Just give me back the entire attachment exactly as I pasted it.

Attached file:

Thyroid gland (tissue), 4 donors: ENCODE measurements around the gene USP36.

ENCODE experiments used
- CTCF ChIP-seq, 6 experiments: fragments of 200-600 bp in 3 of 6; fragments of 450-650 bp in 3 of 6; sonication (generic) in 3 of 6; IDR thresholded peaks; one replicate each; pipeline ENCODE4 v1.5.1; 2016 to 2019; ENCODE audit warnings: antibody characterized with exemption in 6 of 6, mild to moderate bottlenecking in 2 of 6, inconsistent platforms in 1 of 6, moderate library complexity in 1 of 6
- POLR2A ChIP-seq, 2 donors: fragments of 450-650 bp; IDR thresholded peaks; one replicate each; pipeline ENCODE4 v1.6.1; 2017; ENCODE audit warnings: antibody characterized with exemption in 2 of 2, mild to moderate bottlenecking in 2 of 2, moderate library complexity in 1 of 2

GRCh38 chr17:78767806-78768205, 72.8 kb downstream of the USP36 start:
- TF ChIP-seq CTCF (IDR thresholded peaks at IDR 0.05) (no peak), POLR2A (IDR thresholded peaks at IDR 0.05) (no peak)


Thyroid gland (tissue), 4 donors: ENCODE measurements around the gene USP36.

ENCODE experiments used
- CTCF ChIP-seq, 6 experiments: fragments of 200-600 bp in 3 of 6; fragments of 450-650 bp in 3 of 6; sonication (generic) in 3 of 6; IDR thresholded peaks; one replicate each; pipeline ENCODE4 v1.5.1; 2016 to 2019; ENCODE audit warnings: antibody characterized with exemption in 6 of 6, mild to moderate bottlenecking in 2 of 6, inconsistent platforms in 1 of 6, moderate library complexity in 1 of 6
- POLR2A ChIP-seq, 2 donors: fragments of 450-650 bp; IDR thresholded peaks; one replicate each; pipeline ENCODE4 v1.6.1; 2017; ENCODE audit warnings: antibody characterized with exemption in 2 of 2, mild to moderate bottlenecking in 2 of 2, moderate library complexity in 1 of 2

GRCh38 chr17:78767806-78768205, 72.8 kb downstream of the USP36 start:
- TF ChIP-seq CTCF (IDR thresholded peaks at IDR 0.05) (no peak), POLR2A (IDR thresholded peaks at IDR 0.05) (no peak)